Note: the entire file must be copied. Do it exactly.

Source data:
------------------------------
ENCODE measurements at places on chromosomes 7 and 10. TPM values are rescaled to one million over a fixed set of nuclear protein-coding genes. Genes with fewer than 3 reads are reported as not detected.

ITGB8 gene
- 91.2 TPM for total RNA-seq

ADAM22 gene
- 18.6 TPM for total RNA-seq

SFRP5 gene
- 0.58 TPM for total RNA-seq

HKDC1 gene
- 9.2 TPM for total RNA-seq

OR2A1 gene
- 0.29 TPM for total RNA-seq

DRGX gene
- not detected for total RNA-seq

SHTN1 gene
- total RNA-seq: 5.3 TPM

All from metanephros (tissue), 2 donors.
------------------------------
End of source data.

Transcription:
ENCODE measurements at places on chromosomes 7 and 10. TPM values are rescaled to one million over a fixed set of nuclear protein-coding genes. Genes with fewer than 3 reads are reported as not detected.

ITGB8 gene
- 91.2 TPM for total RNA-seq

ADAM22 gene
- 18.6 TPM for total RNA-seq

SFRP5 gene
- 0.58 TPM for total RNA-seq

HKDC1 gene
- 9.2 TPM for total RNA-seq

OR2A1 gene
- 0.29 TPM for total RNA-seq

DRGX gene
- not detected for total RNA-seq

SHTN1 gene
- total RNA-seq: 5.3 TPM

All from metanephros (tissue), 2 donors.